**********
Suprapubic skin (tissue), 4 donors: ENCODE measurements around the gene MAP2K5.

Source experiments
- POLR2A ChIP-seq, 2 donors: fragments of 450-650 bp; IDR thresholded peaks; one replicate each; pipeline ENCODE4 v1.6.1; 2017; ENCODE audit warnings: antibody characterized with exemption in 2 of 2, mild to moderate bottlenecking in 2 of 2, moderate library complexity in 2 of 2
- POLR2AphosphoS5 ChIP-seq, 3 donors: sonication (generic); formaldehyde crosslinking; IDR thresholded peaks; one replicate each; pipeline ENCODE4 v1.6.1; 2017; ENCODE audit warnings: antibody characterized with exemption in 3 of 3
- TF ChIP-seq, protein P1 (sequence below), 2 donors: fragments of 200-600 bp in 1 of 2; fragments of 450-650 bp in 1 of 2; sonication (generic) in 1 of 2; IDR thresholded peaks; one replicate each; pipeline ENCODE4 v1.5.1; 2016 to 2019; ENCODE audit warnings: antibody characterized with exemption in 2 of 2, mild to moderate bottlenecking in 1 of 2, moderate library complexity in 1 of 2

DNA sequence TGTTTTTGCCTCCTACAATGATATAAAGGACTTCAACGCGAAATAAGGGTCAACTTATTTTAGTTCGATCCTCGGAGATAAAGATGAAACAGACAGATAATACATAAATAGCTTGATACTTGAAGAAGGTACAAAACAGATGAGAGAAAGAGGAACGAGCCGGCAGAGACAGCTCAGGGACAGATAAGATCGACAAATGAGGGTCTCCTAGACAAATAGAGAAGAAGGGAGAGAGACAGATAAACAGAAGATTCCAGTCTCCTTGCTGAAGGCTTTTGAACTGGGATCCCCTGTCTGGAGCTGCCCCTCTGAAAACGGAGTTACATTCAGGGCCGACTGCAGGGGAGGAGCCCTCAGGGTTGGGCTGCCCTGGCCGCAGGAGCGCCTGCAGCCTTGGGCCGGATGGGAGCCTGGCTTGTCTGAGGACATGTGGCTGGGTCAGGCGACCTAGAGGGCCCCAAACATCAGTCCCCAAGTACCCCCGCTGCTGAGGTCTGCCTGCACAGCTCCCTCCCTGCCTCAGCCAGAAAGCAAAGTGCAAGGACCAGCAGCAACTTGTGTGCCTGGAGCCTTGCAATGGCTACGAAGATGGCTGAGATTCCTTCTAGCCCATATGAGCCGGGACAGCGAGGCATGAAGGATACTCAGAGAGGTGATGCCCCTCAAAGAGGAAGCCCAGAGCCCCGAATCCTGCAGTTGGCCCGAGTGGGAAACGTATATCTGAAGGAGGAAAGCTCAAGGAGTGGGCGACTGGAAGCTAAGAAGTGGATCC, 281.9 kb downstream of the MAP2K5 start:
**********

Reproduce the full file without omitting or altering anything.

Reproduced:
Suprapubic skin (tissue), 4 donors: ENCODE measurements around the gene MAP2K5.

Source experiments
- POLR2A ChIP-seq, 2 donors: fragments of 450-650 bp; IDR thresholded peaks; one replicate each; pipeline ENCODE4 v1.6.1; 2017; ENCODE audit warnings: antibody characterized with exemption in 2 of 2, mild to moderate bottlenecking in 2 of 2, moderate library complexity in 2 of 2
- POLR2AphosphoS5 ChIP-seq, 3 donors: sonication (generic); formaldehyde crosslinking; IDR thresholded peaks; one replicate each; pipeline ENCODE4 v1.6.1; 2017; ENCODE audit warnings: antibody characterized with exemption in 3 of 3
- TF ChIP-seq, protein P1 (sequence below), 2 donors: fragments of 200-600 bp in 1 of 2; fragments of 450-650 bp in 1 of 2; sonication (generic) in 1 of 2; IDR thresholded peaks; one replicate each; pipeline ENCODE4 v1.5.1; 2016 to 2019; ENCODE audit warnings: antibody characterized with exemption in 2 of 2, mild to moderate bottlenecking in 1 of 2, moderate library complexity in 1 of 2

DNA sequence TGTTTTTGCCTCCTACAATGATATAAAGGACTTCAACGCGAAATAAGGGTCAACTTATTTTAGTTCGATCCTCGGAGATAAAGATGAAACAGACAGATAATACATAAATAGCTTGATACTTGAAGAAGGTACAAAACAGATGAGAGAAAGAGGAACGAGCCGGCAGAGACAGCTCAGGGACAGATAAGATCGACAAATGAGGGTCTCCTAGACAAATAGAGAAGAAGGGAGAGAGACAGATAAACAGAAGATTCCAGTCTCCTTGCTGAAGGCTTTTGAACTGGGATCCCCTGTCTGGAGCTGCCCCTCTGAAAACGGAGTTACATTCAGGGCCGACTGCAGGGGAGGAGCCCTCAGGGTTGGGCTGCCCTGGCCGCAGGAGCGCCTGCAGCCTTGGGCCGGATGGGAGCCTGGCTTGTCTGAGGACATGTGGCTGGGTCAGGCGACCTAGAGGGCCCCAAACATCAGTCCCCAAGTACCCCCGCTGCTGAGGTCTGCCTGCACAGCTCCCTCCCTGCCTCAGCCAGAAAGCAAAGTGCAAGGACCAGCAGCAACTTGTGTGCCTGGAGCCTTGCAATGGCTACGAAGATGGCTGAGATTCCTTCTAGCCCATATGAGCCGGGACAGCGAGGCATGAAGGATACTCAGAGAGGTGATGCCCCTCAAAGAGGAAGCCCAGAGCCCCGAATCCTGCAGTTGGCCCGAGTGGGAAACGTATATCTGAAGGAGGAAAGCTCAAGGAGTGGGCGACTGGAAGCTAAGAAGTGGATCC, 281.9 kb downstream of the MAP2K5 start: